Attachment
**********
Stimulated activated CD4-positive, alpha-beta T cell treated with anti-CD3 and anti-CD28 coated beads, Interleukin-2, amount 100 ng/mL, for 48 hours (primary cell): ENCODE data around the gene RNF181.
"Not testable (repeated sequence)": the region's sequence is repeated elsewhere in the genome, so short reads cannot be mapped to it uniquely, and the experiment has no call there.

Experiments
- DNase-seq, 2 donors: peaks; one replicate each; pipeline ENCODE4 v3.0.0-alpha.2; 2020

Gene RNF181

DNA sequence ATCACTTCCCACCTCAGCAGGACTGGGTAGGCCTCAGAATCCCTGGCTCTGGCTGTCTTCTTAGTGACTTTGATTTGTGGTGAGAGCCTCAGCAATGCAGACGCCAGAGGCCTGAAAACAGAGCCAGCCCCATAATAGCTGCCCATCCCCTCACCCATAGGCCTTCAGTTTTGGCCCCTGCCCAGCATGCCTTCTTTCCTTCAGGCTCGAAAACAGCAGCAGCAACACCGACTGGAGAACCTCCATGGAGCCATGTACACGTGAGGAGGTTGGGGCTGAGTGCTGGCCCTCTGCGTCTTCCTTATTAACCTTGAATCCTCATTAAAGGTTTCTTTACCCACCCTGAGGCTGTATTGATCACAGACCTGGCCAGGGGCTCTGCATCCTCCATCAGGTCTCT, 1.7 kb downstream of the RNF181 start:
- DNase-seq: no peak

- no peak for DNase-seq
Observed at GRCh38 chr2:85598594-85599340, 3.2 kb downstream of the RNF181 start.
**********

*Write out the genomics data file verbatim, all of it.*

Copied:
Stimulated activated CD4-positive, alpha-beta T cell treated with anti-CD3 and anti-CD28 coated beads, Interleukin-2, amount 100 ng/mL, for 48 hours (primary cell): ENCODE data around the gene RNF181.
"Not testable (repeated sequence)": the region's sequence is repeated elsewhere in the genome, so short reads cannot be mapped to it uniquely, and the experiment has no call there.

Experiments
- DNase-seq, 2 donors: peaks; one replicate each; pipeline ENCODE4 v3.0.0-alpha.2; 2020

Gene RNF181

DNA sequence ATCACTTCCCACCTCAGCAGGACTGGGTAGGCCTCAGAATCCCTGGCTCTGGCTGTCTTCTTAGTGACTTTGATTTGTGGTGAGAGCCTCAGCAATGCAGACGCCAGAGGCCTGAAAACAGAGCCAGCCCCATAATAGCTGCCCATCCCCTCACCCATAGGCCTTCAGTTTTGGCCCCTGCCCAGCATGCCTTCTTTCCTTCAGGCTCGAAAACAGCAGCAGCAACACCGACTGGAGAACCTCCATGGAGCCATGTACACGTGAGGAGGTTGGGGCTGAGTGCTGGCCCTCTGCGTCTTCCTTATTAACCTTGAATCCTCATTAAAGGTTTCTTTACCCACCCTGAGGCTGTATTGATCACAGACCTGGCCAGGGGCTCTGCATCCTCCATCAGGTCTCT, 1.7 kb downstream of the RNF181 start:
- DNase-seq: no peak

- no peak for DNase-seq
Observed at GRCh38 chr2:85598594-85599340, 3.2 kb downstream of the RNF181 start.